*Active home shoppers are those consumers who responded that they plan to purchase their next home in 1 year or less.

      Compass Contemplations for Wednesday

      Good morning,

       

      DID YOU KNOW? Small business confidence ticked up and remains at a high level for the second quarter. The CNBC|Survey Monkey Small Business Confidence Index reading of 59 (up from 58 in the first quarter 2019) indicates that small business owners are optimistic about the direction of their business over the next 12 months. 77% of 50+ person small businesses described business conditions as good and only 1% said conditions are bad.

       

      DID YOU KNOW? Japan’s bullet trains can reach nearly 200 mph and date to the 1960s. They have moved more than 9 billion people without a single passenger causality. America's ACELA is the fastest and averages 65 mph between NYC and Boston because its lines (created in the late 1900's) were never designed for high-speed systems. China built 19,000 miles of high-speed rail all in the past 10 years. The USA virtually abandoned rail-served infrastructure with highway-served infrastructure mostly dedicated to the automobile. (CNBC)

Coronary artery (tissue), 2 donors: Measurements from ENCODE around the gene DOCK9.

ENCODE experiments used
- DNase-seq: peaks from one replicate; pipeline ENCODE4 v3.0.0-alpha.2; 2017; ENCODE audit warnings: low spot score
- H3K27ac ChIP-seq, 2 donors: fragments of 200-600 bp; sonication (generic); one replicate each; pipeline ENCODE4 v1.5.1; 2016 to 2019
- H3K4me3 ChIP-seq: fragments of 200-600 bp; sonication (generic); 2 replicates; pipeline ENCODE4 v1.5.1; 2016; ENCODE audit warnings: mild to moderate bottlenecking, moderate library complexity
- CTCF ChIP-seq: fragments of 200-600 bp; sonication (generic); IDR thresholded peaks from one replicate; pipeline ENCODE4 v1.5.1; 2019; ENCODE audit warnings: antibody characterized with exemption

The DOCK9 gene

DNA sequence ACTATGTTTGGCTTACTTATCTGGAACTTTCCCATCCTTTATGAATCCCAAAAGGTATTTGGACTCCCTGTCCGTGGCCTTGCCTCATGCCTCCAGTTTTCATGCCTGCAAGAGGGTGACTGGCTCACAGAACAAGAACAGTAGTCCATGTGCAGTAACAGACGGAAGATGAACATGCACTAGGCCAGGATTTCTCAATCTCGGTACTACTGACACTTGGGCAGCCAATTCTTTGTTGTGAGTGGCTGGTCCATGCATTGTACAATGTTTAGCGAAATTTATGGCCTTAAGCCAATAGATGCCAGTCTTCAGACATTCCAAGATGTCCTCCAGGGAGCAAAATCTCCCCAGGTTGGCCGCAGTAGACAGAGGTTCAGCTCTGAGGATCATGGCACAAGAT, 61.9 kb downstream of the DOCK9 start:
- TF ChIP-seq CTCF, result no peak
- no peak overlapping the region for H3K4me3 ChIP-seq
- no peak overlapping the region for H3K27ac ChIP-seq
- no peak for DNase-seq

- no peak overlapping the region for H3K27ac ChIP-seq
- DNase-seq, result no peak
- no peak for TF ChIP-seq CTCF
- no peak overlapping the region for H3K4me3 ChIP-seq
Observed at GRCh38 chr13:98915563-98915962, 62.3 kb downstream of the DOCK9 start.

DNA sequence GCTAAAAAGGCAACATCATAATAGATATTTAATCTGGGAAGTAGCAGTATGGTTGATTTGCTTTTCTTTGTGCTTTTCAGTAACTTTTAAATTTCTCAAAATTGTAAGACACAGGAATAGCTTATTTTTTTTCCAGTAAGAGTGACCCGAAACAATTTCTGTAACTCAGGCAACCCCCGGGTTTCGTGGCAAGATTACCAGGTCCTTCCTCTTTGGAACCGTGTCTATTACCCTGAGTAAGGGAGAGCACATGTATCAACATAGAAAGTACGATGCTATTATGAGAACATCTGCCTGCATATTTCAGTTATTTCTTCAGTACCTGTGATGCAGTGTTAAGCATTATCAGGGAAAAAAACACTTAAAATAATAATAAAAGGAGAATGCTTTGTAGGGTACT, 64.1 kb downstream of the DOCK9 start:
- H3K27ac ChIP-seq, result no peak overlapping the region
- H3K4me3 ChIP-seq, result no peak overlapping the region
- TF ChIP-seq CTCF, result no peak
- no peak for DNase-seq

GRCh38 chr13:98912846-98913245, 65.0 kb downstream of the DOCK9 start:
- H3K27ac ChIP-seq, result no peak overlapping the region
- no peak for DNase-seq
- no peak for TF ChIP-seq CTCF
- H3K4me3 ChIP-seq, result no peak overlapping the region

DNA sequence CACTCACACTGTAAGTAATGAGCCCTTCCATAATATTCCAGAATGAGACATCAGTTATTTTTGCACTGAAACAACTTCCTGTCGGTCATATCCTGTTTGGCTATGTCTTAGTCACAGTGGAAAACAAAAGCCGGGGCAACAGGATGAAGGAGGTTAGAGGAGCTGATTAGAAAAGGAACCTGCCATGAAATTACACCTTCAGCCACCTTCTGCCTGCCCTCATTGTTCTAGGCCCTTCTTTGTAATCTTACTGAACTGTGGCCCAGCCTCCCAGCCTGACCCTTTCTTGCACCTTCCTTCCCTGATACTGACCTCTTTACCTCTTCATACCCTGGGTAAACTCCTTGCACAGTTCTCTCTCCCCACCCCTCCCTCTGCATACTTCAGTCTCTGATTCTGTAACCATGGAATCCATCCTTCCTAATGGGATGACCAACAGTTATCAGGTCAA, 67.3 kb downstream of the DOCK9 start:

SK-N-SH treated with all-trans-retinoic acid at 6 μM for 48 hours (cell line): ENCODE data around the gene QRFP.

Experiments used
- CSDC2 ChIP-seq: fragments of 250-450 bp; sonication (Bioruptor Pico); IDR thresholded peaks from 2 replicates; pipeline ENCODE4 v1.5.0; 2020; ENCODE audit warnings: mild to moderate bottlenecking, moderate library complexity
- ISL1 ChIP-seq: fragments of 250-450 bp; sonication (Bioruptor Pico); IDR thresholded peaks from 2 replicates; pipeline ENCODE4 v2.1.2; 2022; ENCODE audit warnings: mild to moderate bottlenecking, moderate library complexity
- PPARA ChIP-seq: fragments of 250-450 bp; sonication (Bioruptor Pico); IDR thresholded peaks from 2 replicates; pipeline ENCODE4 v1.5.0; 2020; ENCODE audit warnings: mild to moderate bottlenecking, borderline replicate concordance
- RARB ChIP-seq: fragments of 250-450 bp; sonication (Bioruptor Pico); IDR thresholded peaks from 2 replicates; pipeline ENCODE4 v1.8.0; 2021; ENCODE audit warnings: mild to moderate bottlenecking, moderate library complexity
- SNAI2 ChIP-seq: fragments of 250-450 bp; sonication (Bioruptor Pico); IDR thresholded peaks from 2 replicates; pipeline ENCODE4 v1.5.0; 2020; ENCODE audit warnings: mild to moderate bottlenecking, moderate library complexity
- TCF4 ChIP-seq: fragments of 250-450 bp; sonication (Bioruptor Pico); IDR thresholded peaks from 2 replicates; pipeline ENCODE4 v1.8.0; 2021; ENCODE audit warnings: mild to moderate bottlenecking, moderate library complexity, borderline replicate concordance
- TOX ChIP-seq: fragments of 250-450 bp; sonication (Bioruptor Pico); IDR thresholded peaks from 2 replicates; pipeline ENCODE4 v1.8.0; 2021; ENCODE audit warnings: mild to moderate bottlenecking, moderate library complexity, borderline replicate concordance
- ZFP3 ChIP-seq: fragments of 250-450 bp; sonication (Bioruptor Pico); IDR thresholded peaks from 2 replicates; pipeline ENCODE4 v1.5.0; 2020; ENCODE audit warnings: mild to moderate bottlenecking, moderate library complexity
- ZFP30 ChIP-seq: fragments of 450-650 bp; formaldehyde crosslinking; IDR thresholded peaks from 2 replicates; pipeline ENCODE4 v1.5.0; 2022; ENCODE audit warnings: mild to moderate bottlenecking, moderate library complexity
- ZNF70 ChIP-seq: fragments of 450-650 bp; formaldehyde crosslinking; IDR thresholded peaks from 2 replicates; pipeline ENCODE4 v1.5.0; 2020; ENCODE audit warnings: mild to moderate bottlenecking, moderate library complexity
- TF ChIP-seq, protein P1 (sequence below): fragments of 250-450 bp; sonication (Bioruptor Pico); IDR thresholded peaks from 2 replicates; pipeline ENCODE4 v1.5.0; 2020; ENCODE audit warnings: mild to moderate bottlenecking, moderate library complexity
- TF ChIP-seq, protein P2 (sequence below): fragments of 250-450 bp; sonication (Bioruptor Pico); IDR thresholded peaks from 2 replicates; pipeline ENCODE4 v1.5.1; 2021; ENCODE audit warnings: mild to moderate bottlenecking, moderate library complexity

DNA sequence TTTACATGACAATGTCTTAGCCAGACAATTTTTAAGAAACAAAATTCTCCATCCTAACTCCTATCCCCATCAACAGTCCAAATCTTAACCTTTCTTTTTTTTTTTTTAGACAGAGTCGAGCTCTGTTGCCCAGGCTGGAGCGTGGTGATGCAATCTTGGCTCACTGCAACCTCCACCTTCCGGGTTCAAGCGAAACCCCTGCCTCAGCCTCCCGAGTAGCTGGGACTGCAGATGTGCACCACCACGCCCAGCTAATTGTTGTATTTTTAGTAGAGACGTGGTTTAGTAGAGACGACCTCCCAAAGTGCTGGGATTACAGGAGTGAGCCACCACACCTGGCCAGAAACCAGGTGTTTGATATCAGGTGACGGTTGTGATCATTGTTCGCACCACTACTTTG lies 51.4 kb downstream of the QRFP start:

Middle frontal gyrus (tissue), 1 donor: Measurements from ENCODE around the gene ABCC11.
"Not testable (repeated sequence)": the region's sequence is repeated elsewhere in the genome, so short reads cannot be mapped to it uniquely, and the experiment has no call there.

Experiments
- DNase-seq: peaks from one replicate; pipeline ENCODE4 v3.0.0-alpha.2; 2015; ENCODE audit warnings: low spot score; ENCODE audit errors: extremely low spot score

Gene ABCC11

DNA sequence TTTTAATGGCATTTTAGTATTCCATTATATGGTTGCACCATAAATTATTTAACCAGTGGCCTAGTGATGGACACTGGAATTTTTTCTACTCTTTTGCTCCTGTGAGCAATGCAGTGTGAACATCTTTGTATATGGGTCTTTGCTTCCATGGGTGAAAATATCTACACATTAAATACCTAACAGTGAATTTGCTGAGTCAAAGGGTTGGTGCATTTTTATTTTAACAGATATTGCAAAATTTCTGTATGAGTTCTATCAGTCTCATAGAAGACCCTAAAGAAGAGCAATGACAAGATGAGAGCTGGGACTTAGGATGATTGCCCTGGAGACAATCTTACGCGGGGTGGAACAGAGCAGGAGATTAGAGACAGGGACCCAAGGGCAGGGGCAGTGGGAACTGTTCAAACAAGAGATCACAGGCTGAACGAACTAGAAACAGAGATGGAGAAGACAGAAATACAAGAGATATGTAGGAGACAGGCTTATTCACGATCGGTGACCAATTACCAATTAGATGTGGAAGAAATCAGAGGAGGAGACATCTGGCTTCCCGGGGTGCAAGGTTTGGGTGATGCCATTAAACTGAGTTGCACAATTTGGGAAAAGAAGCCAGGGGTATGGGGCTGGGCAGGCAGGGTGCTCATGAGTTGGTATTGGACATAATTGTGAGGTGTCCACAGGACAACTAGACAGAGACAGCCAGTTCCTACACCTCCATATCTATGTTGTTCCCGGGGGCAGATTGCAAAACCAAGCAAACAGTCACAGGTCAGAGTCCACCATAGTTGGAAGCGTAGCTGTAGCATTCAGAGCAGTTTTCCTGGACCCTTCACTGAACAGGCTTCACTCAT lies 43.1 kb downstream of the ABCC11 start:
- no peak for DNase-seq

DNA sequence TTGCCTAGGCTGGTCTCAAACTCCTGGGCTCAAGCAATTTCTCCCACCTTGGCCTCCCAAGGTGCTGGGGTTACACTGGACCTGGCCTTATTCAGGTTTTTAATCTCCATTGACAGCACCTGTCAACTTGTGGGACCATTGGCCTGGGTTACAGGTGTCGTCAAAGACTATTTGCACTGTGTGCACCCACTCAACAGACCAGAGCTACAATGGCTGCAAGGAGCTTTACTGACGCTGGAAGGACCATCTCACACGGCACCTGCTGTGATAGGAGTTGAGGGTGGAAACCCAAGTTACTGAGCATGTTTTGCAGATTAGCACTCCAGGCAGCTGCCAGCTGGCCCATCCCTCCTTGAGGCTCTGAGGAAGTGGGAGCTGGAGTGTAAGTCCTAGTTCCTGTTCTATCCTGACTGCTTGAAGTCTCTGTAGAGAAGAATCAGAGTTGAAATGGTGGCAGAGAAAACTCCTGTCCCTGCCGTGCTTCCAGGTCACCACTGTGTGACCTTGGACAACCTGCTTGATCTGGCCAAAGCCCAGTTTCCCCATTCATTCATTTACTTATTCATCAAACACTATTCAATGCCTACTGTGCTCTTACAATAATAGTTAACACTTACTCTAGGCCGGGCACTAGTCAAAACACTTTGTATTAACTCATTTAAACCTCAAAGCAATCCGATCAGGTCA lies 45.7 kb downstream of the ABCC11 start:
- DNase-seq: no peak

DID YOU KNOW? Sellers who sold their homes in June - meaning June was the sale date on the deed of the house, so they likely put the home on the market in spring -  got 9.2% more than what their home was valued at, according to data released this month from real estate analytics firm ATTOM Data Solutions. Sellers got a premium in other spring and summer months too: May (7.4%); July (7.3%); April (6.4 %); March (6.1%); August (5.8%); meanwhile December, January and October sellers got less than a 4% premium. Demand is much higher in spring and summer in part because school is out and winter is over so people are out and about. (Marketwatch)